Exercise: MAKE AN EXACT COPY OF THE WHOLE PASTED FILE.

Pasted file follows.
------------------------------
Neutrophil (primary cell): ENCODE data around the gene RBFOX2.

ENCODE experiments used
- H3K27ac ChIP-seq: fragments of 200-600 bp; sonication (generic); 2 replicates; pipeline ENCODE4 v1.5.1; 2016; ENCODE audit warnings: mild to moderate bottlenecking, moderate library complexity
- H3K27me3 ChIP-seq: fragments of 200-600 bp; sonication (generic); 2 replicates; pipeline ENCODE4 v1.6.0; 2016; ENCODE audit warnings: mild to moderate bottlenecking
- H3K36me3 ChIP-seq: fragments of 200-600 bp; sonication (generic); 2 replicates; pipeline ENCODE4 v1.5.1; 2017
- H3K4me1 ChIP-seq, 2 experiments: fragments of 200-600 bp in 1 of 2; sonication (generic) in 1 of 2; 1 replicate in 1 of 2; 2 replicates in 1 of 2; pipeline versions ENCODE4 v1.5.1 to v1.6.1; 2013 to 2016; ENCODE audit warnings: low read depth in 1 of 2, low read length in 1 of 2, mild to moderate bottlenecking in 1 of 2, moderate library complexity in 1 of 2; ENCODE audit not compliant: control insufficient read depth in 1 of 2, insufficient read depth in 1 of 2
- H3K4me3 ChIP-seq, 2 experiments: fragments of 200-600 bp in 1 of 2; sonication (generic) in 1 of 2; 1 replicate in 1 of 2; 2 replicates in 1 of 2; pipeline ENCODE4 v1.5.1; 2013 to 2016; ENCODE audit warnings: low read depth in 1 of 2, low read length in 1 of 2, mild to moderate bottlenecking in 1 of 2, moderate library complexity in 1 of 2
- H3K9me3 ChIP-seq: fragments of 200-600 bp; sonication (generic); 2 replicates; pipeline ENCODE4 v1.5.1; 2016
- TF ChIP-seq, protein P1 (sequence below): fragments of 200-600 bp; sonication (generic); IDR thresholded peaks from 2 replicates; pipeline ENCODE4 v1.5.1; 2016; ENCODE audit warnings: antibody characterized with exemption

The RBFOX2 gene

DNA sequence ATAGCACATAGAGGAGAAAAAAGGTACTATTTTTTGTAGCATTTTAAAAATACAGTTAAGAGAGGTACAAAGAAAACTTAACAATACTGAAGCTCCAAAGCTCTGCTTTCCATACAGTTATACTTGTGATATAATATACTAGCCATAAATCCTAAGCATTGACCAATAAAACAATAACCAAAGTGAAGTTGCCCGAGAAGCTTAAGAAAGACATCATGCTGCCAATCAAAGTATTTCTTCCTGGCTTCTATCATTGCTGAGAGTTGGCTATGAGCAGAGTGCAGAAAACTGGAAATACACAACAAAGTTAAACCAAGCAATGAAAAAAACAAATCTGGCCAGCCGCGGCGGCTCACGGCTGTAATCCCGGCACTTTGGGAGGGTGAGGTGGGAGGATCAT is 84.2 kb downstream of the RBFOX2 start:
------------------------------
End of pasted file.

Neutrophil (primary cell): ENCODE data around the gene RBFOX2.

ENCODE experiments used
- H3K27ac ChIP-seq: fragments of 200-600 bp; sonication (generic); 2 replicates; pipeline ENCODE4 v1.5.1; 2016; ENCODE audit warnings: mild to moderate bottlenecking, moderate library complexity
- H3K27me3 ChIP-seq: fragments of 200-600 bp; sonication (generic); 2 replicates; pipeline ENCODE4 v1.6.0; 2016; ENCODE audit warnings: mild to moderate bottlenecking
- H3K36me3 ChIP-seq: fragments of 200-600 bp; sonication (generic); 2 replicates; pipeline ENCODE4 v1.5.1; 2017
- H3K4me1 ChIP-seq, 2 experiments: fragments of 200-600 bp in 1 of 2; sonication (generic) in 1 of 2; 1 replicate in 1 of 2; 2 replicates in 1 of 2; pipeline versions ENCODE4 v1.5.1 to v1.6.1; 2013 to 2016; ENCODE audit warnings: low read depth in 1 of 2, low read length in 1 of 2, mild to moderate bottlenecking in 1 of 2, moderate library complexity in 1 of 2; ENCODE audit not compliant: control insufficient read depth in 1 of 2, insufficient read depth in 1 of 2
- H3K4me3 ChIP-seq, 2 experiments: fragments of 200-600 bp in 1 of 2; sonication (generic) in 1 of 2; 1 replicate in 1 of 2; 2 replicates in 1 of 2; pipeline ENCODE4 v1.5.1; 2013 to 2016; ENCODE audit warnings: low read depth in 1 of 2, low read length in 1 of 2, mild to moderate bottlenecking in 1 of 2, moderate library complexity in 1 of 2
- H3K9me3 ChIP-seq: fragments of 200-600 bp; sonication (generic); 2 replicates; pipeline ENCODE4 v1.5.1; 2016
- TF ChIP-seq, protein P1 (sequence below): fragments of 200-600 bp; sonication (generic); IDR thresholded peaks from 2 replicates; pipeline ENCODE4 v1.5.1; 2016; ENCODE audit warnings: antibody characterized with exemption

The RBFOX2 gene

DNA sequence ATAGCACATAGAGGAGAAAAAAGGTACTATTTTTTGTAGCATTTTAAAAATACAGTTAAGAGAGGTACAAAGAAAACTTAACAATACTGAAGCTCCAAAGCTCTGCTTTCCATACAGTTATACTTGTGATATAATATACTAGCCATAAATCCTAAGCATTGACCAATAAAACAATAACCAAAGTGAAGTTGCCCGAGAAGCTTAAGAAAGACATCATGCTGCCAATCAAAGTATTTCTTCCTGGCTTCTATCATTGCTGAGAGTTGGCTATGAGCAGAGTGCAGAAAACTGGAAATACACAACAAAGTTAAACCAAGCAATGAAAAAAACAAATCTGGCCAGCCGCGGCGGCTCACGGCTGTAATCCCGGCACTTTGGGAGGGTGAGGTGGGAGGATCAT is 84.2 kb downstream of the RBFOX2 start: